On page 60 our heroes enter into Major Ager’s labyrinth. At this point one member of the Electric Team is turned into a tree, one is a powerless human captive, two are too old to do anything, and the only two left to face the labyrinth have been turned into children. You know what I like? Stories where the odds are really stacked against the heroes. If heroes want to win, they should have to work for it.

Enter the Labyrinth
When I was a kid I got so frustrated with the action/adventure cartoons on TV, like He-Man or GI Joe. Probably because of the restrictions on children’s television at the time, the villains were never presented as a serious threat. Skeletor never stood a chance against He-Man; GI Joe always mopped the floor with Cobra. After awhile it became sadly inevitable, and I started to feel sorry for the bad guys. It’s human nature to root for the underdog. When you’re writing action/adventure stories, the hero needs to be the underdog. And the more they’re outclassed, the more exciting the story. Which is why Die Hard is such a satisfying movie.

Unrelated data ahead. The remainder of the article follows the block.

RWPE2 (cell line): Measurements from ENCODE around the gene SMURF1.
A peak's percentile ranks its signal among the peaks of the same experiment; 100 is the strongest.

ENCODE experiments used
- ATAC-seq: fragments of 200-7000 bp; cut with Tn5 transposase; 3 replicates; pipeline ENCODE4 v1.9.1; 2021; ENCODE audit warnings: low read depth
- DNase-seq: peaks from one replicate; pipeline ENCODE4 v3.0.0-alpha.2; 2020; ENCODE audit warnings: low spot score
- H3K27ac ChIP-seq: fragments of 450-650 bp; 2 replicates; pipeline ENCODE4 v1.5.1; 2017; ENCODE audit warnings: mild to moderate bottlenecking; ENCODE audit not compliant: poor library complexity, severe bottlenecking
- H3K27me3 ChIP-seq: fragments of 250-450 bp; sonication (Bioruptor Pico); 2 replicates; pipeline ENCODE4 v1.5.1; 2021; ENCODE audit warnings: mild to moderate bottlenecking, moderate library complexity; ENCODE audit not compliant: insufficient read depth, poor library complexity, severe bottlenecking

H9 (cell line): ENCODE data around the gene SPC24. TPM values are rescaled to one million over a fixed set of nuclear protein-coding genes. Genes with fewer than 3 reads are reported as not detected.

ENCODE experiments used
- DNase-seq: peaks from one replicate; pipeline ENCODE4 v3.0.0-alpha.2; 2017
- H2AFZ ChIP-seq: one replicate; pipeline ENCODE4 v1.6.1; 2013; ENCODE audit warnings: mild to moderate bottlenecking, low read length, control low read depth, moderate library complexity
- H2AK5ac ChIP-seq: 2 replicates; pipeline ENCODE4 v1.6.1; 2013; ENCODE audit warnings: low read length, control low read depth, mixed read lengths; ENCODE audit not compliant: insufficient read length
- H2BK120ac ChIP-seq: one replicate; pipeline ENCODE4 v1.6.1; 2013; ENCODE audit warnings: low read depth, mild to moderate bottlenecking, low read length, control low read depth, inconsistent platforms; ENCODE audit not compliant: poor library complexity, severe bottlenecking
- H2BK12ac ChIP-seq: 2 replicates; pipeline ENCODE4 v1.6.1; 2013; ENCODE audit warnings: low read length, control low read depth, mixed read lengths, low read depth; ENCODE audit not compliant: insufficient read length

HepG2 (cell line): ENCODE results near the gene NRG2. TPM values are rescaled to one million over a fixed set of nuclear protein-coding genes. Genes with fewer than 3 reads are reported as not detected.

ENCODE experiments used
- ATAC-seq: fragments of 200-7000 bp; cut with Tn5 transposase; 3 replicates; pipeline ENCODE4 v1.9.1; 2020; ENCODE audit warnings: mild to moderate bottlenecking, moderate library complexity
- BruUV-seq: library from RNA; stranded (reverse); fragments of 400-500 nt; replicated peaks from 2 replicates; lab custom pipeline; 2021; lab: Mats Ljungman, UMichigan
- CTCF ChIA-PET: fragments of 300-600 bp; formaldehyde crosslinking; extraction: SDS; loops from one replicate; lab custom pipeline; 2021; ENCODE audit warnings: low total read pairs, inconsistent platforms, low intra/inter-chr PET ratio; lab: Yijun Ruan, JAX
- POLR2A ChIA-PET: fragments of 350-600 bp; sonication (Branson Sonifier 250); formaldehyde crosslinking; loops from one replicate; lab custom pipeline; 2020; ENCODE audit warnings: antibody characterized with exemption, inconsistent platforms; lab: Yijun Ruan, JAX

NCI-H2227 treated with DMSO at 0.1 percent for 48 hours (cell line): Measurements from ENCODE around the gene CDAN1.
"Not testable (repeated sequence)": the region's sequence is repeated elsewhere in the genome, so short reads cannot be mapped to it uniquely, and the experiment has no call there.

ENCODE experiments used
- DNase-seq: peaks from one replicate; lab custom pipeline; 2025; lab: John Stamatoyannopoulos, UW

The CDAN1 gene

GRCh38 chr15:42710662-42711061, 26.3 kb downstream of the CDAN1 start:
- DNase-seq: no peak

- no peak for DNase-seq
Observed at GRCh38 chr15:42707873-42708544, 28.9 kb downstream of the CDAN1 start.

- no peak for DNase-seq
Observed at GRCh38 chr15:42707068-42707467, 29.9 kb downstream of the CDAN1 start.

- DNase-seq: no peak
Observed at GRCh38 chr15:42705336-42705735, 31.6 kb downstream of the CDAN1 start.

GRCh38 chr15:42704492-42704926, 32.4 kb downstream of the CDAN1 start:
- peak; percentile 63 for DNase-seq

Action and adventure aside, we all face challenges in our daily lives. And sometimes we need a hero to show us that, as tough as mundane life can be, you just have to keep trying. A hero like Charlie Brown. Yesterday I posted a blog post, hopefully the first of many, about Charles Schulz’s Peanuts.  If you haven’t already, I urge you to check it out.